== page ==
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CW1173 ChipWhisperer-Lite/AVR Programmer

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This section was recently updated for ChipWhisperer 5. The old version can be found here:

The CW1173 and CW1200 have built-in support for programming either Atmel AVR or Atmel XMEGA device. This is designed to allow you to program our target boards (including the built-in XMEGA target).

Note this programmer is fairly simple, and does not provide all the features of a stand-alone programmer.

The AVR device programmer requires four connections to the target: RESET, MOSI, MISO, SCK. See #20-Pin_Connector for details of AVR programming pin connections.

Accessing the Programmer

First, setup the ChipWhisperer as usual:

import chipwhisperer as cw
scope = cw.scope()
target =

Next, the AVR programmer can be accessed through the cw.programmers.AVRProgrammer object:

prog = cw.programmers.AVRProgrammer

Programming the Flash

Note to use the AVR programmer you may require a valid clock source for the AVR. It is suggested to use the default ChipWhisperer setup, which will generate a 7.37MHz clock:


Note that NewAE's Notduino targets have the transmit and receive pins swapped compared to the usual targets. If you're using one of these targets, swap them using the API: = "serial_tx" = "serial_rx"

Next, try programming the device by calling cw.program_target():

cw.program_target(scope, prog, "<path to hex file")

The default SPI data rate for the programmer is too fast for devices which are running slower than 2 MHz. If programming a device with a clock source slower than 2 MHz, you will need to enable the "Slow Clock Mode". In "Slow Clock Mode" the entire SAM3U and FPGA clock is changed from 96 MHz to 12 MHz. Note the default fuse bytes for a virgin ATMega328P result in a 1 MHz clock, so you will need to use "slow clock mode" to program the correct fuse bytes, after which point you will not need to use "slow clock mode".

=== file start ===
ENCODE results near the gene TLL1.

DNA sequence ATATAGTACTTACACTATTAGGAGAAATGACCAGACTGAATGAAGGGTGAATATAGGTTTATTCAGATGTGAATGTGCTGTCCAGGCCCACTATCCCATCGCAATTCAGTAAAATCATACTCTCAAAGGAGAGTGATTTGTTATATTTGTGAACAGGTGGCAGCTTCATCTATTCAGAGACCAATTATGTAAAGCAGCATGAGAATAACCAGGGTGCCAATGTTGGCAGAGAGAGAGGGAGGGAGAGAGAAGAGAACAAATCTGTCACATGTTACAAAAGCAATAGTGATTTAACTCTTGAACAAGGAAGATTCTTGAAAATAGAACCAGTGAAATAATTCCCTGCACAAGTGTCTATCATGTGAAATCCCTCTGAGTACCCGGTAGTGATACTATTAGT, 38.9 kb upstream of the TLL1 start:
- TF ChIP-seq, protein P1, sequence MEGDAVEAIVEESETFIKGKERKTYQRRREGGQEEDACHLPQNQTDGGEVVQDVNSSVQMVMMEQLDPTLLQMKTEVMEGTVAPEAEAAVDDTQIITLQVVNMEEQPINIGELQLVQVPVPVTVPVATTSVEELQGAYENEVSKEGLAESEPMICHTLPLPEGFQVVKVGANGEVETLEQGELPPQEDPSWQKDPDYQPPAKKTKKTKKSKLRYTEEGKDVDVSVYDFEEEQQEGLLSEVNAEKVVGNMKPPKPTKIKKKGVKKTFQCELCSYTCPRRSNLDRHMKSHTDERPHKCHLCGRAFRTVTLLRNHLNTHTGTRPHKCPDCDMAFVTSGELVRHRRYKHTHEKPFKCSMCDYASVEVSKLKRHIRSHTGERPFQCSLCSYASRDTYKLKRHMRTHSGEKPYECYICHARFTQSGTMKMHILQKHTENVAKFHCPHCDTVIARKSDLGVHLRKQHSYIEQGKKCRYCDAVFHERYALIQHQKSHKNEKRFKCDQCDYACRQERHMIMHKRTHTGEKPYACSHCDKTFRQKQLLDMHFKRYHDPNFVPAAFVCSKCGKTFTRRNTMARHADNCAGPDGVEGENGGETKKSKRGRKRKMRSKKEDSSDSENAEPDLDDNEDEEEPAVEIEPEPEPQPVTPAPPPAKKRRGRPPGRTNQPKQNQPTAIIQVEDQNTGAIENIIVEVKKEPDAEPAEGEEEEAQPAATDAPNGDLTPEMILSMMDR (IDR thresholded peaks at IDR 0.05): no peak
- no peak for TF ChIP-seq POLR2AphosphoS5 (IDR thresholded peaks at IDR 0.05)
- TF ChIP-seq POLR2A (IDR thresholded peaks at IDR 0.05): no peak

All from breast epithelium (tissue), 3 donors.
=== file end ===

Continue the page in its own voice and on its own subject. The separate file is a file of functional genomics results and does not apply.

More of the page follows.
To enable slow clock mode, call program_target with an additional slow_clock = True parameter:

cw.program_target(scope, prog, "<path to hex file", slow_clock=True)

The 'slow clock mode' is used to provide a slower SPI clock than would otherwise be possible. When switching into 'slow clock mode' it will cause all DCM blocks in the FPGA to become unlocked. You will need to reset the DCM blocks, or simply call default_setup() again (this will reset the serial pins, so you'll have to swap them again if you're using a Notduino target).

Programming the Fuses

By default the AVR programmer allows you to modify the LOW fuse byte only, as this byte controls the clock source selection. To change the value of the fuse byte, you'll need to manually setup the programmer:

avr_programmer = prog(slow_clock=False) #call with slow_clock = True to enable the slow clock
avr_programmer.scope = scope

Once that's accomplished, the readFuse() and writeFuse() methods can be used to read and write the fuse bits, respectively:

fuse_vals = avr_programmer.readFuse(<value>)
avr_programmer.writeFuse(<value>, <lfuse>)

with <value> corresponding to one of the following: "low", "high", or "extended".

See an Online Fuse Calculator to better understand what the values mean.

If programming a virgin ATMega328P device, the default low-fuse value of 62 results in the internal 8 MHz oscillator being divided down to 1 MHz. Any external clock is ignored.

The low fuse byte must be changed to D0 to use the external clock provided by the ChipWhisperer toolchain.


If you run into issues when programming the AVR, try the following troubleshooting methods:

  • Ensure the ChipWhisperer is outputting a clock if the target requires one.
  • Ensure you have the serial pins the right way around
  • Ensure the fuse bits are set correctly.